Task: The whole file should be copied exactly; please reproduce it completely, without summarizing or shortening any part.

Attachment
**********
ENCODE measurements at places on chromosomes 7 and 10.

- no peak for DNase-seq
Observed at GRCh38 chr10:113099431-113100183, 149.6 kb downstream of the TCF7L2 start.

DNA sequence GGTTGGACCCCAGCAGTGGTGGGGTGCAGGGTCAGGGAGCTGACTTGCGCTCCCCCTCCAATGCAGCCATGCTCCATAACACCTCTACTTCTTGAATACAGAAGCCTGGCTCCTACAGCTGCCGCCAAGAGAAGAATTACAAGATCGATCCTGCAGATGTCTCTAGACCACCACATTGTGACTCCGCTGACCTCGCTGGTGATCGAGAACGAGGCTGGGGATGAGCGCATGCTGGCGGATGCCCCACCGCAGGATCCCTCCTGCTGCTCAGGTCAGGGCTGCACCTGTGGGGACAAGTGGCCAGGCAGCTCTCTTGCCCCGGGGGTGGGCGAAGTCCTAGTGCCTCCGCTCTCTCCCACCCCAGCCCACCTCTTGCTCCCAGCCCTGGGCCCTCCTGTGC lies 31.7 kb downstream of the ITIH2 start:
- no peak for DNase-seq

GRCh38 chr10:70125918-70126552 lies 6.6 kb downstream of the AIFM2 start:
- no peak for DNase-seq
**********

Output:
ENCODE measurements at places on chromosomes 7 and 10.

- no peak for DNase-seq
Observed at GRCh38 chr10:113099431-113100183, 149.6 kb downstream of the TCF7L2 start.

DNA sequence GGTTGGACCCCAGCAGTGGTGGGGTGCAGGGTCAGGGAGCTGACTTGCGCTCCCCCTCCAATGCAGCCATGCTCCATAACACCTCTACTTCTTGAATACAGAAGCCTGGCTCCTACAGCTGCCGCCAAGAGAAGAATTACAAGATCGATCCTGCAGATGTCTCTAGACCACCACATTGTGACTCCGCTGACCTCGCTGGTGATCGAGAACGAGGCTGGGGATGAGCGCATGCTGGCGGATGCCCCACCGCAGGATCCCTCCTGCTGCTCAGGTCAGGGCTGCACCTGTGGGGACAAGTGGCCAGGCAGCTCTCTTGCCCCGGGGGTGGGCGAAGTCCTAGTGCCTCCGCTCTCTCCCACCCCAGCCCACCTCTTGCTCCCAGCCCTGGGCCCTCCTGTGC lies 31.7 kb downstream of the ITIH2 start:
- no peak for DNase-seq

GRCh38 chr10:70125918-70126552 lies 6.6 kb downstream of the AIFM2 start:
- no peak for DNase-seq